In diesem Rahmen soll die U-Bahn ab 2014 auf Teilabschnitten im Zentrum erstmals im 2-Minuten-Takt fahren (bisher maximal 2,5-Minuten-Takt). Die Fahrzeuge aus den Optionen könnten bei entsprechender Bestellung ab 2017/2018 ausgeliefert werden, um weitere Altwagen zu ersetzen und zusätzliche Taktverdichtungen zu ermöglichen. Insgesamt stehen bis zum Jahr 2025 etwa 60 Prozent des U-Bahnwagenparks zur Erneuerung an.

Der neue Zug (MVG-Typenbezeichnung C2.11) wird weitestgehend dem 2002 erstmals eingesetzten Typ C (Serien C1.9 und C1.10, insgesamt 18 Züge = 108 Wagen) entsprechen, weil sich diese Fahrzeuge zwischenzeitlich betrieblich sehr bewährt haben und auch von den Kunden äußerst positiv bewertet werden. Zu den besonderen Stärken des C-Zuges zählen unter anderem seine hohe Kapazität und Beschleunigung, die inzwischen hohe Verfügbarkeit, die Durchgängigkeit und Raumaufteilung sowie die breiten Türen und das Design innen und außen. Bei der Weiterentwicklung des Fahrzeugkonzepts war auch der Facharbeitskreis Mobilität des Behindertenbeirats eingebunden. Folgende Veränderungen sind für den neuen C2.11 vorgesehen:

Noch besserer Fahrgastfluss und höhere Kapazität durch vergrößerte Stehplatzbereiche in den Übergangsbereichen zwischen den Wagen

Bessere Erkennbarkeit des Öffnungs- und Schließvorgangs der Türen mittels farbiger LED-Leuchtbänder in den Türkanten

Leicht veränderte Kopfform mit neuer Beleuchtungstechnik, basierend auf LED-Technologie (Entwurf A. Neumeister, München; siehe Simulation oben; Bild steht unter www.swm.de/presse zur Verfügung)

Neugestaltung der Innenbeleuchtung auf Basis von LED-Leuchten

Höhere maximale Geschwindigkeit 90 km/h anstatt bisher 80 km/h

Durch optimierte Technik geringere Instandhaltungskosten und verbesserte Diagnosemöglichkeiten für raschere Störungsbehebung

Ausstattung mit Videokameras, Fahrgast-TV und Brandschutzeinrichtungen bereits ab Werk

Vorrüstung für fahrerlosen Betrieb (Fahrerstand könnte entfallen bzw. stark reduziert werden; dadurch dann noch höhere Kapazität)

(...)
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Old November 15th, 2010, 11:40 PM   #89
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Looks nice. The front is an improvement to the great C stock.
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Old November 16th, 2010, 06:27 PM   #90
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Nice but with 8.8 million € each expensive. I wonder how much trainsets are running in unwealthy cities e.g. Algier, Cairo or any Chinese city.
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Old November 16th, 2010, 11:56 PM   #91
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As long as they can reach a decent intervall (which 2 minutes definitely is), why complain about the number?
Munich's pt has fares expensive enough to pay for a bit more extravagant trains (that said, the C stock is probably the poshiest metro stock out there already).
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Old November 17th, 2010, 12:29 AM   #92
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Looks quite similar to the Class C stock but even they were some of the best looking (both from outside and, very importantly, INSIDE) metro trains I have ever seen. I guess these are going to be even better. When can we expect the delivery of the first new trains?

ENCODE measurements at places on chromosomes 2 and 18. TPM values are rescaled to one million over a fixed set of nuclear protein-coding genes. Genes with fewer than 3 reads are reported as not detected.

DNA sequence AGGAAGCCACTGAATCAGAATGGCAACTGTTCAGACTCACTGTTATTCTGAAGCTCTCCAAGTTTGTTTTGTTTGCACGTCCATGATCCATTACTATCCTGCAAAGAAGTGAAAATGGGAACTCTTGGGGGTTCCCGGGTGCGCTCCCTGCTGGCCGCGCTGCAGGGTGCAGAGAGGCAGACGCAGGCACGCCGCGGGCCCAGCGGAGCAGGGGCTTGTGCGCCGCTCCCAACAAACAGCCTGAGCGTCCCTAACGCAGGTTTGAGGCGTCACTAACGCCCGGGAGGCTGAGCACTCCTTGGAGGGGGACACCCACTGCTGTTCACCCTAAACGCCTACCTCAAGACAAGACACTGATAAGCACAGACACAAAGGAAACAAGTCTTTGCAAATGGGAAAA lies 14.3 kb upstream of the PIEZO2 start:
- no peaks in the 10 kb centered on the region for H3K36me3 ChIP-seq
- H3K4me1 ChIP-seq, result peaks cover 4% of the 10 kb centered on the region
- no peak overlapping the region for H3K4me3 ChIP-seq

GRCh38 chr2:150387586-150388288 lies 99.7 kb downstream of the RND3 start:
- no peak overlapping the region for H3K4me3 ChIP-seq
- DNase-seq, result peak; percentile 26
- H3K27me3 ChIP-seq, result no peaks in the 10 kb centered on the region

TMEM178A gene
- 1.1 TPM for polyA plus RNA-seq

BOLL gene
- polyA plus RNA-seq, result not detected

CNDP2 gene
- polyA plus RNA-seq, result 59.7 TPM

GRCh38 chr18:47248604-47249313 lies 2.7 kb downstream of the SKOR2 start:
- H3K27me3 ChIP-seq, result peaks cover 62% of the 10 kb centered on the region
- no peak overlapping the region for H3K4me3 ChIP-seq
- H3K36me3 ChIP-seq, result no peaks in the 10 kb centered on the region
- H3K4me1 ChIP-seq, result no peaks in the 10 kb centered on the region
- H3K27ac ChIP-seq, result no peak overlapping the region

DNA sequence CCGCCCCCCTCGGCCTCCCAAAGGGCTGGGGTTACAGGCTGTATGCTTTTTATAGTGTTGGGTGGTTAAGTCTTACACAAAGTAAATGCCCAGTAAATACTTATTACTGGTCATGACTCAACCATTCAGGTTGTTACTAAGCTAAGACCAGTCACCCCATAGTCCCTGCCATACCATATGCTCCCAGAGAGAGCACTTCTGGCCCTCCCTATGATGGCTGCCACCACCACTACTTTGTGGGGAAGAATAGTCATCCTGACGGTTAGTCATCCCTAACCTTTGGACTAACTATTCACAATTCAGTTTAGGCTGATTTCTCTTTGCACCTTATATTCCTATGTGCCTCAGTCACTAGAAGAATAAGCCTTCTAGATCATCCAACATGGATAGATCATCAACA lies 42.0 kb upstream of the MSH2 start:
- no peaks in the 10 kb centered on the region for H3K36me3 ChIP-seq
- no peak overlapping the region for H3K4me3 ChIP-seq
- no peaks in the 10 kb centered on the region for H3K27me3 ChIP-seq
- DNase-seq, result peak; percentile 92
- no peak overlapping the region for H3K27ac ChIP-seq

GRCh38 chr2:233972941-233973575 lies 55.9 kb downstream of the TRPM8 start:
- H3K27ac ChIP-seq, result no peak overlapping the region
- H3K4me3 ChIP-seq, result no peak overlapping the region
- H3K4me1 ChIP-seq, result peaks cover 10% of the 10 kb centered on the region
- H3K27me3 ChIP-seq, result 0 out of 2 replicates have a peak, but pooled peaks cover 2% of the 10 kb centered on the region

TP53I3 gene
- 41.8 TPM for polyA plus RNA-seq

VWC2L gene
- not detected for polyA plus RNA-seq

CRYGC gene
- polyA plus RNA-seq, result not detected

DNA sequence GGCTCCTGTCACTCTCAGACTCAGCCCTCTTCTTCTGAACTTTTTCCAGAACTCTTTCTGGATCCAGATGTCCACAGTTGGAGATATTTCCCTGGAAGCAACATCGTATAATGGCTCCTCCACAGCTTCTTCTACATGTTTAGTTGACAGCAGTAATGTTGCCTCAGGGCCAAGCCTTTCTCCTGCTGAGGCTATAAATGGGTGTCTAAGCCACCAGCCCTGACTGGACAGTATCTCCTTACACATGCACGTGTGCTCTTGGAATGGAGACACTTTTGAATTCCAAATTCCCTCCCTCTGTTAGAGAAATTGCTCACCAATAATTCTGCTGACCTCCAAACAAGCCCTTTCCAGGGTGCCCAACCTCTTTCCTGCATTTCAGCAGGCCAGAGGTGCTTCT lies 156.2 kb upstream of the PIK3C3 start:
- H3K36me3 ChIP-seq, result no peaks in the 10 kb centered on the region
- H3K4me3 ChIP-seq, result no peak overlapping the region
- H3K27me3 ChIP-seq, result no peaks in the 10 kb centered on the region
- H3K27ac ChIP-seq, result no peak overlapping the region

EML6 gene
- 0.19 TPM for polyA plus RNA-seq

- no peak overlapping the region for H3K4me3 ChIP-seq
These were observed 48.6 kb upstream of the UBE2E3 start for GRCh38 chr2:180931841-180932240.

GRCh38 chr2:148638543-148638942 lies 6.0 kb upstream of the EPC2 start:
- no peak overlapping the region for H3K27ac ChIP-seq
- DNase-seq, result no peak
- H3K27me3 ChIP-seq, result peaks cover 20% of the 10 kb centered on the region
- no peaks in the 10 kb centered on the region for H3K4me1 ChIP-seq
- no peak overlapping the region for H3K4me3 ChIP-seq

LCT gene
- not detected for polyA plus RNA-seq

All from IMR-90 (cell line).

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Old November 17th, 2010, 01:35 AM   #93
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By the year 2013 the first 21 trainsets will be set into service.
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Old December 13th, 2010, 10:45 AM   #94
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At the weekend the new U3-West extension has been inaugurated (two new stations):

Moosacher St. Martinsplatz




Moosach (interchange with S-Bahn line 1)





Picture Source:
www.wikimedia.org

More pictures you can find here:
http://www.muenchnerubahn.de/blog/20...-nach-moosach/ (incl. station description in german)
http://picasaweb.google.com/wawimuc/U3NachMoosach

I really like the new stations
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Old December 13th, 2010, 12:46 PM   #95
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Yep. the new Munich stations are one of the best in the world - in my opinion.
Pitty they all are not in the center but in far suburbs.
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Old December 13th, 2010, 02:48 PM   #96
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I think they look quite dull and boring. Even the art inside can't change that. No clue how you can count these amongst the "best in the world". I've seen factories that are better looking.
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Old December 13th, 2010, 03:16 PM   #97
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So, what are the next expansions of the network?
Did the work on the route Laimer Platz - Pasing begin or not?
And what about the eastern extension of U4 from Arabellapark to S8?
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Old December 13th, 2010, 03:28 PM   #98
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Quote:
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So, what are the next expansions of the network?
Did the work on the route Laimer Platz - Pasing begin or not?
And what about the eastern extension of U4 from Arabellapark to S8?
The next extension will be the U6-West extension (one station to Martinsried). This was decided by the Kreistag in July 2009, but the works didn't started yet. It should be operational 2014 or 2015.

The other projects are still in the planning phase. The next big infrastructure project in Munich is what I know the 2nd suburban line tunnel ("2. S-Bahn Stammstrecke"). Works on this project should start mid 2011 and planned opening date is 2018.
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Old December 13th, 2010, 03:38 PM   #99
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Nice stations; another good addition to the network in both architecture and connections to the S-Bahn.
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Old December 13th, 2010, 03:48 PM   #100
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Quote:
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The next big infrastructure project in Munich is what I know the 2nd suburban line tunnel ("2. S-Bahn Stammstrecke"). Works on this project should start mid 2011 and planned opening date is 2018.
Wow! What's that?